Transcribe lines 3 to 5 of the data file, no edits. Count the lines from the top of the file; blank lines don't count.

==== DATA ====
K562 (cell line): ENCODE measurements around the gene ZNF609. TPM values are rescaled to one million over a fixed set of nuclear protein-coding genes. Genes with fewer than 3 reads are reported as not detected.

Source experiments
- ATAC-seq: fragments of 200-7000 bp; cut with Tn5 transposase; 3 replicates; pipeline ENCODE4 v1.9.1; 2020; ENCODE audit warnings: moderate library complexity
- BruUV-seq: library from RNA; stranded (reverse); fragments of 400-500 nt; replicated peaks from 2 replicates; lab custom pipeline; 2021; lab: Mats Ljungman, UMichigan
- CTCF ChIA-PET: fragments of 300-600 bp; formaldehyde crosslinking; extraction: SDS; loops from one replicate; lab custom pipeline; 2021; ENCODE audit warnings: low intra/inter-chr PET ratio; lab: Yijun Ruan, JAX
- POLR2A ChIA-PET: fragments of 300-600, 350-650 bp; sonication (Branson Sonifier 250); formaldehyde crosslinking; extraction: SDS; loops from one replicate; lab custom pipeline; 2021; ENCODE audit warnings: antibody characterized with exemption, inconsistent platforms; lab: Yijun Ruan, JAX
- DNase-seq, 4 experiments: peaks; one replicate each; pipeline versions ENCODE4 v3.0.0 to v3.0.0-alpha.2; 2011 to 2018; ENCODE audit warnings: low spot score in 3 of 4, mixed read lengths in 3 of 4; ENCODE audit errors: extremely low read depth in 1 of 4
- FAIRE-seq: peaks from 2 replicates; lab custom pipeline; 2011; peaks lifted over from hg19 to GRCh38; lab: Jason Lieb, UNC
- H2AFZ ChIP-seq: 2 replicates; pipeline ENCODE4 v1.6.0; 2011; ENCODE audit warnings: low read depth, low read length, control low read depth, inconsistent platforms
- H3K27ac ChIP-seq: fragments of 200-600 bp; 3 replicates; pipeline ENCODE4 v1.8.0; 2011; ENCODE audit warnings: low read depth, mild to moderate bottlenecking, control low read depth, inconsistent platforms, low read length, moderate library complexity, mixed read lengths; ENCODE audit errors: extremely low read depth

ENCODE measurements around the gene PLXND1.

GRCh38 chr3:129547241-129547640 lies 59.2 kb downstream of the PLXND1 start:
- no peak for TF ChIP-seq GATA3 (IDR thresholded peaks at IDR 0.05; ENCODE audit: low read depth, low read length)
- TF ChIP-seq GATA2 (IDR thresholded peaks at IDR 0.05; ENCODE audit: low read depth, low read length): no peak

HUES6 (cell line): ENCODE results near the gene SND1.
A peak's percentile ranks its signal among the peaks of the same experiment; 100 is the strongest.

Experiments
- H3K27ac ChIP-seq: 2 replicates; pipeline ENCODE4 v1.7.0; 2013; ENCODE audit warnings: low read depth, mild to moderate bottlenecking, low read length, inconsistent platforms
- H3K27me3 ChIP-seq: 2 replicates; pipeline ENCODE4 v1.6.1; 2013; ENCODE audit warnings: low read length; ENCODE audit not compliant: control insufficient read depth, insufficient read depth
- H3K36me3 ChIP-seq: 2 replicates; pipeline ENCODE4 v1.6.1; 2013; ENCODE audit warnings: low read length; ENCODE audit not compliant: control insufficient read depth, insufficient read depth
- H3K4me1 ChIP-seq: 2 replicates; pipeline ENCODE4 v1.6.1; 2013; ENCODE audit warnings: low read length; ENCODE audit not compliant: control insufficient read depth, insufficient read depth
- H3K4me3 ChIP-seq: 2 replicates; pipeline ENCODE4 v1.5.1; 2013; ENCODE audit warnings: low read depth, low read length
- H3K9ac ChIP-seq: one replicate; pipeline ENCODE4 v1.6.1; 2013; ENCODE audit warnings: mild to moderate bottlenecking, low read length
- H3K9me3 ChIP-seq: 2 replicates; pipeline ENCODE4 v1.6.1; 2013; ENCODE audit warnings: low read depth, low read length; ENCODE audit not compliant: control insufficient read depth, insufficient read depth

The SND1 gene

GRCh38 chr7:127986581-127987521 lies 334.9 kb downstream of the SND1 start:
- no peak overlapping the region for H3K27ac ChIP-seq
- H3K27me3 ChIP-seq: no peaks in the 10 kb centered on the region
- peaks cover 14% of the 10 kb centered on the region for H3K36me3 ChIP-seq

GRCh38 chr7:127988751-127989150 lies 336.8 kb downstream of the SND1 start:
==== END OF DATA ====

- ATAC-seq: fragments of 200-7000 bp; cut with Tn5 transposase; 3 replicates; pipeline ENCODE4 v1.9.1; 2020; ENCODE audit warnings: moderate library complexity
- BruUV-seq: library from RNA; stranded (reverse); fragments of 400-500 nt; replicated peaks from 2 replicates; lab custom pipeline; 2021; lab: Mats Ljungman, UMichigan
- CTCF ChIA-PET: fragments of 300-600 bp; formaldehyde crosslinking; extraction: SDS; loops from one replicate; lab custom pipeline; 2021; ENCODE audit warnings: low intra/inter-chr PET ratio; lab: Yijun Ruan, JAX